If you are from a black and minority ethnic (BME) background, and work in the NHS in the UK, you will already know that survival can be the name of the game. As well as doing the day job, whether you are a consultant, a hospital porter, a chief executive, a nurse or an administrator there are factors you are far more likely to have to negotiate than your white colleagues.
Volunteering to help others can have diverse benefits both for us as individuals and for those we volunteer with. It can increase people's confidence, boost wellbeing and help strengthen the fabric of society. There is increasing recognition of this from policy makers too. Take for example, the Government's pledge to offer up to three days' paid volunteering in companies employing over 250 staff - a move which could provide new opportunities to around 15 million staff.
As the world of business evolves at rapid speed, it's not uncommon to find yourself feeling overwhelmed with eager competitors. The initial enthusiasm and determination chips away and it can become a challenge to re-motivate yourself, even more so when plagued with doubts on whether you or your business is good enough.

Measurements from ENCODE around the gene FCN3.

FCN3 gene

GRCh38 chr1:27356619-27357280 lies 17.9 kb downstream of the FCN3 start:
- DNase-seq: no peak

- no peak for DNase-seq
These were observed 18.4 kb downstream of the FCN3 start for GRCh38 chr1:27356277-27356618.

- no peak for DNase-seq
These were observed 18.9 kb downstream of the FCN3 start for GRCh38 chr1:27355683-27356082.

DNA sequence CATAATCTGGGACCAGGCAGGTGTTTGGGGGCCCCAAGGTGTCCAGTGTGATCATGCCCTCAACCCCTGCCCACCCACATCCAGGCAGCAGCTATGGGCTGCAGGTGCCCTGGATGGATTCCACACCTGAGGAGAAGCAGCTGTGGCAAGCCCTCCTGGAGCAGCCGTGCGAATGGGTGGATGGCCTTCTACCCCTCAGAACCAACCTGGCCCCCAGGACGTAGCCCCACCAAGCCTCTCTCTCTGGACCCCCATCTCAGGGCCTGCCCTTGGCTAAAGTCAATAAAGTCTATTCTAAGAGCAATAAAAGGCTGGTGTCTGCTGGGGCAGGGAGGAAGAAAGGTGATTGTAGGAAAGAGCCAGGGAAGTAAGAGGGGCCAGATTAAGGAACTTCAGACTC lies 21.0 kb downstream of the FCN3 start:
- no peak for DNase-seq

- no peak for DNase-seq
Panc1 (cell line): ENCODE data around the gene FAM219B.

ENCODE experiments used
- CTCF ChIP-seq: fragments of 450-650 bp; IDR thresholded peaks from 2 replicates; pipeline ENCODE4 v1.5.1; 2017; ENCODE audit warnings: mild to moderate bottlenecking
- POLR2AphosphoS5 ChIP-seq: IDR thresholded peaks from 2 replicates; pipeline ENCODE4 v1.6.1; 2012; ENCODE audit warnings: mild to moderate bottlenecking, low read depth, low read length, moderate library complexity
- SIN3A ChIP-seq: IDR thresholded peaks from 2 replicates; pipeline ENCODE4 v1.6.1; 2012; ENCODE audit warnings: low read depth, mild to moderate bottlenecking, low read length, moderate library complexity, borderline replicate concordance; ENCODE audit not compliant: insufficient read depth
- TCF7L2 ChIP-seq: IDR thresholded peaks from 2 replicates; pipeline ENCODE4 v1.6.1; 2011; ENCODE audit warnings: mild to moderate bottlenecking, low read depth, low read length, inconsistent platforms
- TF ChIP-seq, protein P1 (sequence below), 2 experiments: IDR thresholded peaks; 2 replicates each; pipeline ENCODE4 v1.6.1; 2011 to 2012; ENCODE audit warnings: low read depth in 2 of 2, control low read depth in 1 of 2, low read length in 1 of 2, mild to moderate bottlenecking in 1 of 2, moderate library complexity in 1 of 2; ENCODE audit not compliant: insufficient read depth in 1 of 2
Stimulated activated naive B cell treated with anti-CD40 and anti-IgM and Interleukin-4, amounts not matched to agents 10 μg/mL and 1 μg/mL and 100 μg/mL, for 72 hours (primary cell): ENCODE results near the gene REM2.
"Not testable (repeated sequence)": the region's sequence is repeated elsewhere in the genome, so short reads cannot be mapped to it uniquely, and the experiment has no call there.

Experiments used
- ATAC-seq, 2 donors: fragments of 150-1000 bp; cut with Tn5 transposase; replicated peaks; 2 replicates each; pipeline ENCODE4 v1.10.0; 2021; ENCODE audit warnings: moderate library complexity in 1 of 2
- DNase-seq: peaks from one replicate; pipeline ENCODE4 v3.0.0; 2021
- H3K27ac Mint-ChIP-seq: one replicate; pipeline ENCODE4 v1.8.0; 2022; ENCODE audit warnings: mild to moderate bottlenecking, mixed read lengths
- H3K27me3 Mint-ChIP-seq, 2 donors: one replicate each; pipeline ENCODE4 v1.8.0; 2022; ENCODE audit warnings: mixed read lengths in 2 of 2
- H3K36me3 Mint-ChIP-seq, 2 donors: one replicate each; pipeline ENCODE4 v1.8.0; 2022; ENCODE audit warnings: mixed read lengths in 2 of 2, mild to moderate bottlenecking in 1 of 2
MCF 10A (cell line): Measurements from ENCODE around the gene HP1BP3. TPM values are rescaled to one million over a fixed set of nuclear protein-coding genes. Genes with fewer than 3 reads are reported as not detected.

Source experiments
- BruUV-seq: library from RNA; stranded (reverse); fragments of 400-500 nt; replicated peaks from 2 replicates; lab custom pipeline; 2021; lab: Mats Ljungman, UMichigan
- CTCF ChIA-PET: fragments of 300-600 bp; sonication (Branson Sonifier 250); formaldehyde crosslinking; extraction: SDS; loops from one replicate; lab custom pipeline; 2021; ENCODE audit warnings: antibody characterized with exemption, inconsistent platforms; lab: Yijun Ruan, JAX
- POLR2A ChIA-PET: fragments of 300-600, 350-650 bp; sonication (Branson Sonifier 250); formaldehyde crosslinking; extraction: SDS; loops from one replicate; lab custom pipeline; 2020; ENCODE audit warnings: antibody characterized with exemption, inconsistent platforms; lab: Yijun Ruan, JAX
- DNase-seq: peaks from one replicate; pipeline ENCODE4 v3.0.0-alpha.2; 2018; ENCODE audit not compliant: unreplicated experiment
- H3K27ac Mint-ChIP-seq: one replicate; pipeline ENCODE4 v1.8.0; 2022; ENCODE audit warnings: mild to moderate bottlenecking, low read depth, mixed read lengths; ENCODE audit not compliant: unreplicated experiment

There are some people in this world who are true inspirations to us all. You might not have had the honour of meeting one of these people yet, but they won't be far away. They'll be quietly and diligently going about their business without you even noticing - but they'll be making a big difference to a lot of people who really need the help.
But what has been remarkable about the BAC fire is not the extent of the damage, or the disruption to performances, or the loss of a space for South London communities. What is remarkable is the opposite: the spontaneous outpouring of love, compassion and support for BAC, the heartfelt warmth and goodwill that confirms the special place of this special organisation.
Ofsted has received criticism from two committees of MPs this week, who have slammed its failure to highlight the Rotherham child sex abuse scandal and the 'Trojan Horse' plot in Birmingham schools, after allegations of attempted takeovers by individuals looking to impose a view of radical Islam on the students.